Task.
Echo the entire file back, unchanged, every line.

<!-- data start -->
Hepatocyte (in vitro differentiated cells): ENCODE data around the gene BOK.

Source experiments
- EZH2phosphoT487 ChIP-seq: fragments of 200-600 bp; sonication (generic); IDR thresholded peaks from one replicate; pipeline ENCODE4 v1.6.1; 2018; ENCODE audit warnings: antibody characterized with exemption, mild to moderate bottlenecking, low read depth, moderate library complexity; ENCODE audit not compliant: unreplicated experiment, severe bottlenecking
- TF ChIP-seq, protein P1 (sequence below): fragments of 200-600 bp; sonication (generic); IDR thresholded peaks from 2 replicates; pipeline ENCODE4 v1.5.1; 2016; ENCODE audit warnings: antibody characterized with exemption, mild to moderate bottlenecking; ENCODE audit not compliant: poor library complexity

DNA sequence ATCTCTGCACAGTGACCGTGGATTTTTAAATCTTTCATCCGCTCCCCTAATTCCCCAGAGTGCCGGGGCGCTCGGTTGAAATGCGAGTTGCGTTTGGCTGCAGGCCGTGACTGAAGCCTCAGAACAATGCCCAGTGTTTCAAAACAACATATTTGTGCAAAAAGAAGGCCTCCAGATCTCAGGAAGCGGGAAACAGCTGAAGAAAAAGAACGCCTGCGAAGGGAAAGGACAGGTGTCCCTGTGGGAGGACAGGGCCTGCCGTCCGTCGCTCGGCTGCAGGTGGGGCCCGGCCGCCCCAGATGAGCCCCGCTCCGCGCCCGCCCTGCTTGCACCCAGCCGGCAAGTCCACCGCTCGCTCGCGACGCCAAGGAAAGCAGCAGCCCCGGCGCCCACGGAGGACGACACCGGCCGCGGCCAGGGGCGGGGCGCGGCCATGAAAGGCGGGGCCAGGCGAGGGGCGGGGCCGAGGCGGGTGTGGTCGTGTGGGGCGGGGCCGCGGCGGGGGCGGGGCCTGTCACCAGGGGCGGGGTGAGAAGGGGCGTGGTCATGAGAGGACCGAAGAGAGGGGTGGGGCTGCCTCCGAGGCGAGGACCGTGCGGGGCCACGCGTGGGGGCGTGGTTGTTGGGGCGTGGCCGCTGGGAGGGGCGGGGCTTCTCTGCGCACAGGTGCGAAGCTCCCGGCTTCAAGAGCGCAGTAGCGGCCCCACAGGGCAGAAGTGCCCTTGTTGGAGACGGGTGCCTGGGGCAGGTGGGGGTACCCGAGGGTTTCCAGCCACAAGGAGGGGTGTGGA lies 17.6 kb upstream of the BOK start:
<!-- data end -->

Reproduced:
Hepatocyte (in vitro differentiated cells): ENCODE data around the gene BOK.

Source experiments
- EZH2phosphoT487 ChIP-seq: fragments of 200-600 bp; sonication (generic); IDR thresholded peaks from one replicate; pipeline ENCODE4 v1.6.1; 2018; ENCODE audit warnings: antibody characterized with exemption, mild to moderate bottlenecking, low read depth, moderate library complexity; ENCODE audit not compliant: unreplicated experiment, severe bottlenecking
- TF ChIP-seq, protein P1 (sequence below): fragments of 200-600 bp; sonication (generic); IDR thresholded peaks from 2 replicates; pipeline ENCODE4 v1.5.1; 2016; ENCODE audit warnings: antibody characterized with exemption, mild to moderate bottlenecking; ENCODE audit not compliant: poor library complexity

DNA sequence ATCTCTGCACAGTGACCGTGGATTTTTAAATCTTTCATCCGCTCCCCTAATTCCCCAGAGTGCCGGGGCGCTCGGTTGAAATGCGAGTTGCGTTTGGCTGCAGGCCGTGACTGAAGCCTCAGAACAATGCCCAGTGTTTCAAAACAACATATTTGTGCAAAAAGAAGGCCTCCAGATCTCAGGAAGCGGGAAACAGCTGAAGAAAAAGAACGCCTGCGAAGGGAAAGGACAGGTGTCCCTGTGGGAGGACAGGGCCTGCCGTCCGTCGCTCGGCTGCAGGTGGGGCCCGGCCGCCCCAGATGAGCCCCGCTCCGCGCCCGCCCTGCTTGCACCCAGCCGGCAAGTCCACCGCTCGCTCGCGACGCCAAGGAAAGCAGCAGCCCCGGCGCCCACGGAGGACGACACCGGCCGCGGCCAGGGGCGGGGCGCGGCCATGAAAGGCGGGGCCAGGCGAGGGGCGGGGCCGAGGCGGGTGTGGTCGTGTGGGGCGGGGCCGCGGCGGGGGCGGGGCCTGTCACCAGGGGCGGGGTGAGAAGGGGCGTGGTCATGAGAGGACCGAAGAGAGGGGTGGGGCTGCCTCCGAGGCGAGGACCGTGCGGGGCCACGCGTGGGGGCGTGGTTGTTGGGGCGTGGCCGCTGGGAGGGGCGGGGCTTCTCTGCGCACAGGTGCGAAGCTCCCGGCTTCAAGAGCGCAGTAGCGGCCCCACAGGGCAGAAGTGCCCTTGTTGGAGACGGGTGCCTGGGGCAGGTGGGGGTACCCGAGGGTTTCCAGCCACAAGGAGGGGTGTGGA lies 17.6 kb upstream of the BOK start: